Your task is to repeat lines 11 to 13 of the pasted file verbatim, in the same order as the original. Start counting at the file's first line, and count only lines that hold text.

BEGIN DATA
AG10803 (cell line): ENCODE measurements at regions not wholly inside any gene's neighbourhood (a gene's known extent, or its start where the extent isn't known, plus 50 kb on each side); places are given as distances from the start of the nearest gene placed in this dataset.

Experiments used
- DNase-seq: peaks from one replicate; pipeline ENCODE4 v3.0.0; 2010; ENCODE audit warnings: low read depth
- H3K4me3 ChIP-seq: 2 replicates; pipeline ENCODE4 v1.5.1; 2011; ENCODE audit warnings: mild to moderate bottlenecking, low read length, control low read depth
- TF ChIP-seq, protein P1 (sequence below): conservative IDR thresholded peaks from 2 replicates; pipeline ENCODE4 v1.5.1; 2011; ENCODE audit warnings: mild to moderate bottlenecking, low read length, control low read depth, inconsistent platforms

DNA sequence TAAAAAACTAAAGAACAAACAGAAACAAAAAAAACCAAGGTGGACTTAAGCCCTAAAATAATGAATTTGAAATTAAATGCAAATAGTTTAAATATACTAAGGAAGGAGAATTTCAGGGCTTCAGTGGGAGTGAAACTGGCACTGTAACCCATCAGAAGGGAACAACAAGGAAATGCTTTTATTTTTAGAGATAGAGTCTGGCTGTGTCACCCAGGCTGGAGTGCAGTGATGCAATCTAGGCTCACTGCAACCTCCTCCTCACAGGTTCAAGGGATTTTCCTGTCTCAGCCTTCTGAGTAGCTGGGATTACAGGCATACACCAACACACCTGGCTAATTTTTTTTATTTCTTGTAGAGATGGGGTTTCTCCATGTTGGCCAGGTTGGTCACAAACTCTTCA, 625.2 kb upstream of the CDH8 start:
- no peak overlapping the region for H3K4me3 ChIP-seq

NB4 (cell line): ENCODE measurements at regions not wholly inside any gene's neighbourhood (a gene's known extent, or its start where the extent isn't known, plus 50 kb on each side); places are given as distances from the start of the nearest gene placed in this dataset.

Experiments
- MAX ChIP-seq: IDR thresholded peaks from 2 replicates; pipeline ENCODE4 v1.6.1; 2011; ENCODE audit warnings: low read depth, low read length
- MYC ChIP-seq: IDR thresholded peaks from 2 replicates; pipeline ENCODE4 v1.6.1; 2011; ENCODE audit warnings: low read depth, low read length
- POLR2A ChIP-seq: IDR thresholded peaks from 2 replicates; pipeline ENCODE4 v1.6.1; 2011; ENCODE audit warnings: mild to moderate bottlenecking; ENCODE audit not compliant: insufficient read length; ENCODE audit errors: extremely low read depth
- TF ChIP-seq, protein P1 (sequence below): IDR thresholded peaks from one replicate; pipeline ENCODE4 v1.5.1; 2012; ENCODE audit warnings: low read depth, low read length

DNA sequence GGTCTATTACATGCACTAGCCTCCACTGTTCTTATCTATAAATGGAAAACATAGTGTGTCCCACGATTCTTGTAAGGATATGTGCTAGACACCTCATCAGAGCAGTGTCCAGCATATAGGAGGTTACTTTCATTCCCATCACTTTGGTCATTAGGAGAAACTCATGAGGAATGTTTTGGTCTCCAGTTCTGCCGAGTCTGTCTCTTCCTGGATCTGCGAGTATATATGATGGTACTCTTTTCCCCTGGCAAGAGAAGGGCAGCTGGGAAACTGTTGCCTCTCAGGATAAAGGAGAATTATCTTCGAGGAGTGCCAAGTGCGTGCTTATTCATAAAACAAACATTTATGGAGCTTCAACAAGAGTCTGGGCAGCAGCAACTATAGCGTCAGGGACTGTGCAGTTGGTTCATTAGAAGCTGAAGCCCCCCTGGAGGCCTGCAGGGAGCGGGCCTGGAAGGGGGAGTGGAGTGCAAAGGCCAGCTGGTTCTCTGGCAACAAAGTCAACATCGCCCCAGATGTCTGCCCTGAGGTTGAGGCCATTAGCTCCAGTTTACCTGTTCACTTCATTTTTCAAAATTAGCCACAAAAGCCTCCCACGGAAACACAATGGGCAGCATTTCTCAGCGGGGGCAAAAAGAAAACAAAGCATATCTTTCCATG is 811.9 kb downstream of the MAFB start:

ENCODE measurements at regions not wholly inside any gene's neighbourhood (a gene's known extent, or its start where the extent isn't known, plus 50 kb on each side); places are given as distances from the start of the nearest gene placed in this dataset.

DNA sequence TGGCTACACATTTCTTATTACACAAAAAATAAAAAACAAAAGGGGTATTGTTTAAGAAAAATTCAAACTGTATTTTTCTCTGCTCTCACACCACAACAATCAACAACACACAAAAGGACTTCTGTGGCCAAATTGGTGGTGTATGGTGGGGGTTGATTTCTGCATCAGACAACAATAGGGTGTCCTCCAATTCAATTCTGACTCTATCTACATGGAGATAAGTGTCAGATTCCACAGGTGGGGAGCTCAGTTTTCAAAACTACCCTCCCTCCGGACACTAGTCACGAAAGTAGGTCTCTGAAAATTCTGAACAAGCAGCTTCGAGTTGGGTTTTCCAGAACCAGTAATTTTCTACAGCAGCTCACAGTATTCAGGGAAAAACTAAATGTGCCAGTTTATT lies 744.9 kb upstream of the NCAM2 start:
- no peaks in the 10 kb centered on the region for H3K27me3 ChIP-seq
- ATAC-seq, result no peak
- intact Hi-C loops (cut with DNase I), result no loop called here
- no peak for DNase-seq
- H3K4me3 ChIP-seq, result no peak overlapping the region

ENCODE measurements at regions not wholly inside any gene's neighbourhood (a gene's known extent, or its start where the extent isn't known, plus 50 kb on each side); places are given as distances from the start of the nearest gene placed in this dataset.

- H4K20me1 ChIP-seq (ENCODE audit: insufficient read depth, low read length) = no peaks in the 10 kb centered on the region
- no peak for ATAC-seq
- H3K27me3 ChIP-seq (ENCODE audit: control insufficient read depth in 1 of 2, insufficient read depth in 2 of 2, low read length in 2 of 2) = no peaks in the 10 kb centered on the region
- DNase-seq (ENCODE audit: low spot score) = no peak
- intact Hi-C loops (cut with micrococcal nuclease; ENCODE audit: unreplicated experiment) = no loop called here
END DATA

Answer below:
- MYC ChIP-seq: IDR thresholded peaks from 2 replicates; pipeline ENCODE4 v1.6.1; 2011; ENCODE audit warnings: low read depth, low read length
- POLR2A ChIP-seq: IDR thresholded peaks from 2 replicates; pipeline ENCODE4 v1.6.1; 2011; ENCODE audit warnings: mild to moderate bottlenecking; ENCODE audit not compliant: insufficient read length; ENCODE audit errors: extremely low read depth
- TF ChIP-seq, protein P1 (sequence below): IDR thresholded peaks from one replicate; pipeline ENCODE4 v1.5.1; 2012; ENCODE audit warnings: low read depth, low read length